[0033] Printer 8 may comprise a hard drive, memory or other storage capability as well as processing and spooling capabilities. Printer 8 may have the capability to process and store and/or print one print job while the operating system despools another print job to printer 8. In this situation, a second print job 12 may be despooled to printer 8 before printer 8 completes a first print job 10. However, the print jobs are still printed in serial order and a user must wait for the first print job 10 to complete before printing the second print job 12.

[0034] When printer 8 resources are freed up, as shown in FIG. 2, the second print job 12 may be despooled to port manager 6 and relayed to printer 8. Printer 8 will remain occupied until its resources are freed from processing and printing the second print job 12.

[0035] When resources are freed from the second print job 12, the printer 8 is ready to accept a third print job 18 as shown in FIG. 3. It should be noted that these first, second and third print jobs are printed serially in a first in-first out (FIFO) order requiring each print job to be delayed while prior print jobs are printing. When the first print job is large, this results in significant delay for the subsequent jobs.

Journaled Mode Print Process

[0036] Another typical, known print spool subsystem is shown in FIGS. 4 and 5 where a journaled mode print process is illustrated. In this system, when two journaled data print jobs, such as EMF mode print jobs 32 & 34, arrive at a spooler 22 at approximately the same time, the spooler 22 selects the print job 34 that arrived first for processing. In a typical Microsoft Windows operating system, the spool data is sent from the spooler 22 to the print processor 24 for processing and transmitting to other print system components. When a print processor 24 receives a journaled mode print job, print processor 24 directs the print job to print driver 30 for conversion to a printer-ready format. Once converted by driver 30 and any associated components such as a graphical device interface (GDI) or other components, the converted print job is sent back to spooler 22 for despooling. The converted data is despooled to a port manager 26 that is associated with a destination printer 28. The port manager 26 directs the print job to printer 28 for printing. Printer 28 remains occupied with this first print job 34 until its resources are freed up for another print job.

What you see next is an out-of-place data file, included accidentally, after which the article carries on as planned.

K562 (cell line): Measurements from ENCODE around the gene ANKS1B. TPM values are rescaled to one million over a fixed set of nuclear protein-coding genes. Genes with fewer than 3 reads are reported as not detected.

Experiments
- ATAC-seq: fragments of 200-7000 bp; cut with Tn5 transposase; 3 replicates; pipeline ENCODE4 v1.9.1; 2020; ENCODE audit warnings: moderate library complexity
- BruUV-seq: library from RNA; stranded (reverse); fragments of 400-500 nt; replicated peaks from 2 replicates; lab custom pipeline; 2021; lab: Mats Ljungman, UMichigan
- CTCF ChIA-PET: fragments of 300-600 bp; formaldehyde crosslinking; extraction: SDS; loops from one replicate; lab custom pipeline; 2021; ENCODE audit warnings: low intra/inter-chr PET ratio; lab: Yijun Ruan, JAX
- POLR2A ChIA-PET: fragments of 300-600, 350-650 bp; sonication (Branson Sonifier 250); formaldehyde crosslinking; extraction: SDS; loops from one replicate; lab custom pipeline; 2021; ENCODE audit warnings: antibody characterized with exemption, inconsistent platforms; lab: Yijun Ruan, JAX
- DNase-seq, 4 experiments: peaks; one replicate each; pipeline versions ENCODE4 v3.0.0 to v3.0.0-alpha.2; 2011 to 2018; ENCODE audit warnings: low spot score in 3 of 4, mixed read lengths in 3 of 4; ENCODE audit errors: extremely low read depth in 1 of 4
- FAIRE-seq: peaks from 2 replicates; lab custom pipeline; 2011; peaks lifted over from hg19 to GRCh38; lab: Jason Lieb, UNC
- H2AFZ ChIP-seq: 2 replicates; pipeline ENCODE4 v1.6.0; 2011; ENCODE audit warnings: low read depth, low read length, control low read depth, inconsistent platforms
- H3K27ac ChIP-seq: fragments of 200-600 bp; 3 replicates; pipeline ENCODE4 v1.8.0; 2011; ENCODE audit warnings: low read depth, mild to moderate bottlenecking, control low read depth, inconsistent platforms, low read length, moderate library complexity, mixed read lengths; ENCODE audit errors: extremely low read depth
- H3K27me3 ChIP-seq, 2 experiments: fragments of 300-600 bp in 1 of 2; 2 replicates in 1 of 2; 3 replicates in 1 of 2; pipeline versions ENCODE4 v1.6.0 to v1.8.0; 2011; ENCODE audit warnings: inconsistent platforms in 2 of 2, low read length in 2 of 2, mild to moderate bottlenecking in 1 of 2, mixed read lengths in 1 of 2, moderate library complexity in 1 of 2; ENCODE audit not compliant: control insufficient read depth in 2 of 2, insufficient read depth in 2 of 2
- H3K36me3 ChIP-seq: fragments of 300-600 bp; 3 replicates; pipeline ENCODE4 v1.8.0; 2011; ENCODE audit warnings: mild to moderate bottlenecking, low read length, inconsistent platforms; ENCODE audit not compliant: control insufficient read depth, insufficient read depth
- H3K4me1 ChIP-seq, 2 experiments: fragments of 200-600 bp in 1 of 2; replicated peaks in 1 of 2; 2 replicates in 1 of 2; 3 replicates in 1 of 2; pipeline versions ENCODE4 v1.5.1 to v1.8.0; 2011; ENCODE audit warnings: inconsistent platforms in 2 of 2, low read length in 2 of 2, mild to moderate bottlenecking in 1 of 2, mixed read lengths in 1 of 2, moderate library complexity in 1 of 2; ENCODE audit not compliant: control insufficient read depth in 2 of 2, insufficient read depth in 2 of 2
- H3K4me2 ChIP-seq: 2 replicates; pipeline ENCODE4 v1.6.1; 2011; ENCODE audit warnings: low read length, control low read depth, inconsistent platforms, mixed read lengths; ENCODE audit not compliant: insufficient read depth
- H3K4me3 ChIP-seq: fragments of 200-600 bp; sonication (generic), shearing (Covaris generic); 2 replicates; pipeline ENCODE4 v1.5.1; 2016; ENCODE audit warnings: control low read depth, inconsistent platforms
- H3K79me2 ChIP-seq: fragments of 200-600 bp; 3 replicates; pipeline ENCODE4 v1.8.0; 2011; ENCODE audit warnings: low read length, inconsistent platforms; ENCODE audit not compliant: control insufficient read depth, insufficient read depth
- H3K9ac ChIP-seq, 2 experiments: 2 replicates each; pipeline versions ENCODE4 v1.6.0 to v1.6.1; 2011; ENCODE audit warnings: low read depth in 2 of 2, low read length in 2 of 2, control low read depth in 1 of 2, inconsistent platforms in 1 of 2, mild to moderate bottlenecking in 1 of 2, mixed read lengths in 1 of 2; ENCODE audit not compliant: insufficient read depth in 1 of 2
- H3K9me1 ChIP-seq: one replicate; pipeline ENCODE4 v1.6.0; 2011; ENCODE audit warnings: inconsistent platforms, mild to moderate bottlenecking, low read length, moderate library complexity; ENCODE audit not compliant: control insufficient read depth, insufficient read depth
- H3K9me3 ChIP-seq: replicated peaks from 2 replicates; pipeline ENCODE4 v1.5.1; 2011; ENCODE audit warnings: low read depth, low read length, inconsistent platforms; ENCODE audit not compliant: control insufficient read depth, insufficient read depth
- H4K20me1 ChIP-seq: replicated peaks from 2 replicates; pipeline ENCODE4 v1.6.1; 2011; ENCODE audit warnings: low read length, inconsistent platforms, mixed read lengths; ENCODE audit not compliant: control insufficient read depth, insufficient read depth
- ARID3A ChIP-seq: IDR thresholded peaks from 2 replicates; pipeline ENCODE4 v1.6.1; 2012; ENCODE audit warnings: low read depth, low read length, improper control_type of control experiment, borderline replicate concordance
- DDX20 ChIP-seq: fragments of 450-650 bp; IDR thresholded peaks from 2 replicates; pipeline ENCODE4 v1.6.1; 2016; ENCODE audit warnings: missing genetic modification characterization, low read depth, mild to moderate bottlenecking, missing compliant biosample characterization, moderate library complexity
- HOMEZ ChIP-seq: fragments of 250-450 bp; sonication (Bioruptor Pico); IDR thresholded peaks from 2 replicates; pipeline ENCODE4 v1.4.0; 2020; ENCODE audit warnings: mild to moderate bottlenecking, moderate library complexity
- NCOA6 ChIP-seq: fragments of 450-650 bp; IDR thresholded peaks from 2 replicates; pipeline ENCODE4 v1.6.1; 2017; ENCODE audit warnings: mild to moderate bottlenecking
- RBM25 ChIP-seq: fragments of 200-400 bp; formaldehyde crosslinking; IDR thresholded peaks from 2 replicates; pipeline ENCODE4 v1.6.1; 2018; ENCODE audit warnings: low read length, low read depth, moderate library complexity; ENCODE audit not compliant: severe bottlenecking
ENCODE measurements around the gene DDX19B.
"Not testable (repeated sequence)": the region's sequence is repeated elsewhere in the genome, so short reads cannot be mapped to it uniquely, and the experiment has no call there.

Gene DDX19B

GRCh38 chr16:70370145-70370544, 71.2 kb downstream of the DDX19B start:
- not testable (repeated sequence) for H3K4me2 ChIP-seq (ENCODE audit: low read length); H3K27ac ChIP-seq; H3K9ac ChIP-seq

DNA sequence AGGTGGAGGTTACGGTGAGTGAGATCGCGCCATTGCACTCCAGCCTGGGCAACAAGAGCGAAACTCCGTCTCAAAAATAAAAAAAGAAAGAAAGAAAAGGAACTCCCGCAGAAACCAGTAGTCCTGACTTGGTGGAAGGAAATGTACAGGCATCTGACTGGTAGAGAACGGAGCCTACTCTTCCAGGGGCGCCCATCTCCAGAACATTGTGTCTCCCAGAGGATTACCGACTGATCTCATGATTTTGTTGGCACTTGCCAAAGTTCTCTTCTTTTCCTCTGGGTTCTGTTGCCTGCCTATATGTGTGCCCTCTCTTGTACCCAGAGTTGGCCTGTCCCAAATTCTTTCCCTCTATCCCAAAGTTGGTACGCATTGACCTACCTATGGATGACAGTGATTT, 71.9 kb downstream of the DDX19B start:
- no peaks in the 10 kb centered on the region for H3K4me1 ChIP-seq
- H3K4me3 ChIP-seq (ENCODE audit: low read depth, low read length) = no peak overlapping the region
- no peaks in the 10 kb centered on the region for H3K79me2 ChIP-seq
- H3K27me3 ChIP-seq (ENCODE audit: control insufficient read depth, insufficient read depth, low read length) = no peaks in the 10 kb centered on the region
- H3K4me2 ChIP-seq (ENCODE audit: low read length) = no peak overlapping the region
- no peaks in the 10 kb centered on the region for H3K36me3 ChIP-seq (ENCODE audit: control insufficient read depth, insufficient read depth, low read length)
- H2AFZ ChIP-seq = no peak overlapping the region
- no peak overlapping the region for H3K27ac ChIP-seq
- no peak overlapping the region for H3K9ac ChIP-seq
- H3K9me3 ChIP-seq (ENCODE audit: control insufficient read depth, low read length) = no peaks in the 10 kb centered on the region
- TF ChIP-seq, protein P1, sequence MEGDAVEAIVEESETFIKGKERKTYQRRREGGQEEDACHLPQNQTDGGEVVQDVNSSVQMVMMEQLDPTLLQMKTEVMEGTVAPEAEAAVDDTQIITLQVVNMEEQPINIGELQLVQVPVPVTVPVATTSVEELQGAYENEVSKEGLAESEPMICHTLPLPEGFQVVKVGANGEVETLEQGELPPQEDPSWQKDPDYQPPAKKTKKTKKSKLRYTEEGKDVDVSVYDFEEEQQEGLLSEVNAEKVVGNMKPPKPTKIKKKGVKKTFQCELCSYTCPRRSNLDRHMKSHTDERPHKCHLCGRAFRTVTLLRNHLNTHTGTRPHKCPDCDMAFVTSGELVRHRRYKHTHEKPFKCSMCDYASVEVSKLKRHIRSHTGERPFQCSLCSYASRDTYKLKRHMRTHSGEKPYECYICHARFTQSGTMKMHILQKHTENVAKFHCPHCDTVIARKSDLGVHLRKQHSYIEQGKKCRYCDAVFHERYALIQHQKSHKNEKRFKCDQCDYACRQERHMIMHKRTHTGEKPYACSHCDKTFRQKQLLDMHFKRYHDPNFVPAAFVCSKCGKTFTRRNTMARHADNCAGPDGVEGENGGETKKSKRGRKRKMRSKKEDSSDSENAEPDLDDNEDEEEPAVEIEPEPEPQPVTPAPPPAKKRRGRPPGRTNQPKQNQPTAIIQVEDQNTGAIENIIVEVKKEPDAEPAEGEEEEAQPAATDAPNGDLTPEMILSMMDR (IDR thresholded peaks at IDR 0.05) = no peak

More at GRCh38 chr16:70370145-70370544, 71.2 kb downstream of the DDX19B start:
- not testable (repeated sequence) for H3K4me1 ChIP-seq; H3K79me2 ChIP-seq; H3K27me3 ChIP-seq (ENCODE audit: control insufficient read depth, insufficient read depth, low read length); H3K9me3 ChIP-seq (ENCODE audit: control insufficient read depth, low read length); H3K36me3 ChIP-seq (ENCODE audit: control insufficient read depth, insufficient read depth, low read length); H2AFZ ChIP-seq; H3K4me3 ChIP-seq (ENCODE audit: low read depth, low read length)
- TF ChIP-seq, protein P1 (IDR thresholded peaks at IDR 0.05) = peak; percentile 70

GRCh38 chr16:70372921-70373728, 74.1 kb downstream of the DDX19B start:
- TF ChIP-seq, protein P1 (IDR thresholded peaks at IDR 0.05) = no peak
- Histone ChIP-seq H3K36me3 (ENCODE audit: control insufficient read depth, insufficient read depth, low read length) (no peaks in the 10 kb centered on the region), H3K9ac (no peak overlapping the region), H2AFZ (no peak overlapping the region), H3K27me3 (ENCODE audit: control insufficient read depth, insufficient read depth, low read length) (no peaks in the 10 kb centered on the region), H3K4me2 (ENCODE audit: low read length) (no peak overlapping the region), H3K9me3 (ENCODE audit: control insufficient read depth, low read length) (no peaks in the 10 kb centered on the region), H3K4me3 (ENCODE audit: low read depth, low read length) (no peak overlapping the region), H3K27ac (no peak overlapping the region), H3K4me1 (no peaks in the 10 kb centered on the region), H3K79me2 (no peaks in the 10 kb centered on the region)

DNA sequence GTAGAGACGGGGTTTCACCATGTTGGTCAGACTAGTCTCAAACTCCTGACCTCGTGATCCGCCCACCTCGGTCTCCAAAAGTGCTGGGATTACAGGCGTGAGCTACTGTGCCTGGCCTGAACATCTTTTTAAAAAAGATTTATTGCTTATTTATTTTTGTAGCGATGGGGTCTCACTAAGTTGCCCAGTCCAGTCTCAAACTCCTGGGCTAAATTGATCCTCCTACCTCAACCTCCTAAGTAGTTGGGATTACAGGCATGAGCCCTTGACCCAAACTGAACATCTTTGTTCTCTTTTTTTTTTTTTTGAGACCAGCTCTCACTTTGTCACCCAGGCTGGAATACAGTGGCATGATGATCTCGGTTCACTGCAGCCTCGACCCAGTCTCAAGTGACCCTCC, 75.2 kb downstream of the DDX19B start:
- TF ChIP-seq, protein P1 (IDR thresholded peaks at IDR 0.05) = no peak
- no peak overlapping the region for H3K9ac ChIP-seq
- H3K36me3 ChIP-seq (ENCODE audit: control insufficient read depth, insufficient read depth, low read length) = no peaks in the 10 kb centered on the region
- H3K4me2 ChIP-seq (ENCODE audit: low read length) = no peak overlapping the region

[0037] Printer 28 may comprise a hard drive, memory or other storage capability as well as processing and spooling capabilities. Printer 28 may have the capability to process and store and/or print one print job while the operating system despools another print job to printer 28. In this situation, a second print job 32 may be despooled to printer 28 before printer 28 completes a first print job 34. However, the print jobs are still printed in serial order and a user must wait for the first print job 34 to complete before printing the second print job 32.

[0038] When printer 28 resources are freed up, as shown in FIG. 5, the second print job 32 may be processed by print processor 24, driver 30 and associated print system components before being despooled to port manager 26 and relayed to printer 28. Printer 28 will remain occupied until its resources are freed from processing and printing the second print job 32.

[0039] When resources are freed from the second print job 32, the printer 28 is ready to accept a third print job 18 as shown in FIG. 3 which represents both printer-ready and journaled mode systems. It should be noted again that these first, second and third print jobs are printed serially in a first-in-first-out (FIFO) order requiring each print job to be delayed while prior print jobs are printing. When the first print job is large, this results in significant delay for the subsequent jobs.

Print Job Interleaving - Printer-Ready Data

[0040] In some embodiments of the present invention, as illustrated in FIG. 6, when two or more printer-ready data print jobs arrive at an interleaving print system component, such as an interleaving spooler 42, the spooler 42 or similar print system component creates a logical print job by opening and holding open a connection to a printer 48. All print jobs 50 & 52, regardless of the order in which they arrive, are broken down into print sub-jobs. Print job breakdown may be based on a print jobs number of pages, file size, page description language (PDL), page format, finishing requirements, media type and size, resolution or other decomposable factors. The partitions, which split a print job into sub-jobs, may be fixed or variable. The size of the sub-jobs may be user selected, administrator selected or otherwise selected. Sub-job size may also be determined dynamically by a spooler or other print system component. Sub-jobs may be partitioned according to factors comprising file size, printing time or other factors such as those listed above.